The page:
Friday, February 24, 2017

Vendetta - The 5th (2017)

Undoubtedly a promising second stringer during the Golden Age of German thrashing, Vendetta have sadly not had the best comeback streak among their countrymen, being heavily overshadowed in this last decade much as they were in the 80s, with bands like Kreator and Destruction still soaring fairly high over followings that have been cemented for decades to come, if they can keep on kicking out the same competent continuity. Their latest, creatively titled record The 5th does not do a hell of a lot to cultivate either the catchiness of Brain Damage nor the savage velocity of their debut, but that's not to say it's entirely rubbish, only that the band continues to let a little of that 90s groove/thrash influence inflect upon the dynamic riffing and mildly melodic intensity of their prime, and not to the betterment of the finished product.

There are certainly riffing phrases across the tracks here that recall some of the earlier material, and vocalist Mario Vogel once again tries to do his own spin on the original Vendetta style from decades before he joined the ranks, but in the case of the former, they're just not memorable or quirky at all, and the latter seems a little disheveled and sloppy, unable to really drive home a good chorus, not that the rest of the band have really provided him with much to go on there. The riffs in cuts like "Deadly Sin" exhibit a little of that uplifting thrust that you'd recognize from Brain Damage, Destruction or perhaps the power thrash of Danes Artillery, but too many of the progressions rely on rather boring payoffs that don't catch the ear. The production is rather solid, with a good bite to the rhythm tracks and a nice, over the top atmosphere created when the leads enter the fray, providing for some of the better moments on the albums. But then you layer in those vocals, and the lack of a real money shot riff anywhere in a 3-4 minute track and it's average at best, goofy at worst.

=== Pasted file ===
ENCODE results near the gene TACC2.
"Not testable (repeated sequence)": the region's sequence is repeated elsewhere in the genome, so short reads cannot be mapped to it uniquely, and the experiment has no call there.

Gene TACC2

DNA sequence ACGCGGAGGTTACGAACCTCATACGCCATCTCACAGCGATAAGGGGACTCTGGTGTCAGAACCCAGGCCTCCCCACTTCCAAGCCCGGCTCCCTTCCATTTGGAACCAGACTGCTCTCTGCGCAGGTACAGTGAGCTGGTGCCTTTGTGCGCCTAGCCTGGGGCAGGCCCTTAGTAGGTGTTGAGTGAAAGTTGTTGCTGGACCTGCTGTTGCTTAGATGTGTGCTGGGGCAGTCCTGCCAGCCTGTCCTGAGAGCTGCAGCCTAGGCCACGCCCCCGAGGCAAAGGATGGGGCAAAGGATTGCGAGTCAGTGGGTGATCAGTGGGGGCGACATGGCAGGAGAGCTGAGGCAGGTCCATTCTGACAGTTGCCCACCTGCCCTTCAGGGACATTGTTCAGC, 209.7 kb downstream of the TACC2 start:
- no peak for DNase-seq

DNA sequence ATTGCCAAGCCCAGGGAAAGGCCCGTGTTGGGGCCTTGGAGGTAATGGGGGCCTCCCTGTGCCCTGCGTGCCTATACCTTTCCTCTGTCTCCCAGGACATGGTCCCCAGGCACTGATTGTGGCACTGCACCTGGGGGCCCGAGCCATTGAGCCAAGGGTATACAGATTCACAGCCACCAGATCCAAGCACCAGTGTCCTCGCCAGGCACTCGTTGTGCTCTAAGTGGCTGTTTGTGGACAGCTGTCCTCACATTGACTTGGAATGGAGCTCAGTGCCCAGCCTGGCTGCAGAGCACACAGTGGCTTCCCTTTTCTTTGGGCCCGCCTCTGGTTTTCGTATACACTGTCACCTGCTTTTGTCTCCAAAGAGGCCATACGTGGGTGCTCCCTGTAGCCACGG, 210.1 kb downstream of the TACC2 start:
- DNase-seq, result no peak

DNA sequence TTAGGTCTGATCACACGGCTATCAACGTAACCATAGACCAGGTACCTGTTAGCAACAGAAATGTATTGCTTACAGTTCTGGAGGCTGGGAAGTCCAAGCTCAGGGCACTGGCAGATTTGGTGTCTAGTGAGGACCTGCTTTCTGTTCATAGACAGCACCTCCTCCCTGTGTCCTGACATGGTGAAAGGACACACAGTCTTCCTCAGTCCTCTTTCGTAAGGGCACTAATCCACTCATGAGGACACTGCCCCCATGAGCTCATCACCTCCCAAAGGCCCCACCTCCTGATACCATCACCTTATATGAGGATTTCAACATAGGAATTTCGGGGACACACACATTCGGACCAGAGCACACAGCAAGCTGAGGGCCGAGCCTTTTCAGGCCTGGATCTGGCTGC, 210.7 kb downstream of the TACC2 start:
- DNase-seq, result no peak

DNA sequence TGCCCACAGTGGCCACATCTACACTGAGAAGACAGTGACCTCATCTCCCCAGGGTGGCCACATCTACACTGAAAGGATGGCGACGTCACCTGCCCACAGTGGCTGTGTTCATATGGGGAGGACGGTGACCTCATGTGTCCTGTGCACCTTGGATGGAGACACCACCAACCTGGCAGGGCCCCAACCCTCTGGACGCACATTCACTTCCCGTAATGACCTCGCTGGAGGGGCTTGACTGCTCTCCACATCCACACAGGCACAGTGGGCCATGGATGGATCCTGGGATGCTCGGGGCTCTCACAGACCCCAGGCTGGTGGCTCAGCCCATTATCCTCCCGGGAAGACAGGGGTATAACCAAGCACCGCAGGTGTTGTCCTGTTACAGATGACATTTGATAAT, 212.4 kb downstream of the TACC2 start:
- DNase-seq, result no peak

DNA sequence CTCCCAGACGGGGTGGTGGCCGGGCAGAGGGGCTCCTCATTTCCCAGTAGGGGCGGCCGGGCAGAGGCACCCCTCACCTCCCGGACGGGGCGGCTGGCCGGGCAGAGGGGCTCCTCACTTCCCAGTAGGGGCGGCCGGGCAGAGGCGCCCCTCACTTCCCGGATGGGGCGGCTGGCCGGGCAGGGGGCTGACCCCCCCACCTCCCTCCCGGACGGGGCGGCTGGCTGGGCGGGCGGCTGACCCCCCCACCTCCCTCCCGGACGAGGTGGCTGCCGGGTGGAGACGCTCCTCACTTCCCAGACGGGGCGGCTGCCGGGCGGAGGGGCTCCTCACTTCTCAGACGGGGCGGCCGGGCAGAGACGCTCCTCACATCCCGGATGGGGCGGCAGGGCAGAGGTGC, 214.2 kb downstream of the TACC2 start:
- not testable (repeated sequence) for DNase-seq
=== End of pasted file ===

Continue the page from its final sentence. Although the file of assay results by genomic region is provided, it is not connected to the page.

It's nice that the band still maintains a fraction of that adventurous spirit they held in their youth, and for instance the classical guitar interlude "The Search" is quite nice, and you can close your eyes and just imagine if they balance that out with vintage Vendetta or Deathrow-quality heavier material, but while this does in fact set up "The Prophecy", which owns 1-2 of the more agreeable riffs on the whole record (before devolving into some lamentable breaky groove thrash), it's buried too deep in the track list to leave much of an impression. There's also something up with the drum mix here, in particular the snares which popped and hissed out of the mix a little much to distract away from the nice, warm crunch of the guitar tone. The bass guitar also doesn't really stand out to me, curving along behind the other guitars but incapable of really standing forth unless it's hitting up the good old slap and pop sound (near the end of "The Prophecy").. All that said, this is a slight bump up from 2011's Feed the Extermination. You can hear some genuine character attempting to seep through the cracks, but it's just not enough, and combined with the relatively weak cover artwork I just think this is an album that's going to be easily overlooked with so much stiff competition. And rightly so.

Verdict: Indifference [5.5/10]

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